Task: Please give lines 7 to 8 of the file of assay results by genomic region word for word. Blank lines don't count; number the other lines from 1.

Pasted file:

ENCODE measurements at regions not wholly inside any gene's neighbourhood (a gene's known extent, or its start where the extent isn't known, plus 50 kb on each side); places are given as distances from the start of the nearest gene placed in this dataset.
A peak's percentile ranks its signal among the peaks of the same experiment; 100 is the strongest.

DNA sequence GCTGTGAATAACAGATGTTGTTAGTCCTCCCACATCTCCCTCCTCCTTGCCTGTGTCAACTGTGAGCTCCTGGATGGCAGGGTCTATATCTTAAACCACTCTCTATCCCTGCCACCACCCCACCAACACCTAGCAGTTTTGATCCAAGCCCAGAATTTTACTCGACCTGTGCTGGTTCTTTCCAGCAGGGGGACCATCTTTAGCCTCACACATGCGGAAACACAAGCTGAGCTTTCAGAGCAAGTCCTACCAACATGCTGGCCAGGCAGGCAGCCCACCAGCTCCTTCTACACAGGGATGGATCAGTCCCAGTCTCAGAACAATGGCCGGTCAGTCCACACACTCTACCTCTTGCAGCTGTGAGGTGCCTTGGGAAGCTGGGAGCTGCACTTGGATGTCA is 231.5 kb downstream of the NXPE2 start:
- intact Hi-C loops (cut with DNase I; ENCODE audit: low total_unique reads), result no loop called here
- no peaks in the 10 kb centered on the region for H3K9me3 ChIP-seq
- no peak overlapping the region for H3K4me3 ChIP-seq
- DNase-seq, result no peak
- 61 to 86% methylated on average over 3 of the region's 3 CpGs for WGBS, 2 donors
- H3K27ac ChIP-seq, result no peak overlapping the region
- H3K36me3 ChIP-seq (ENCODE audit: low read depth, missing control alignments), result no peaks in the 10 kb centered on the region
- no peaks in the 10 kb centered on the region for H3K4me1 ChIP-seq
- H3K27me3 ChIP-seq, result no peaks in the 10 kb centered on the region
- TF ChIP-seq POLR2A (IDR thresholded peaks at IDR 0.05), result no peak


- DNase-seq, result no peak
- 61 to 86% methylated on average over 3 of the region's 3 CpGs for WGBS, 2 donors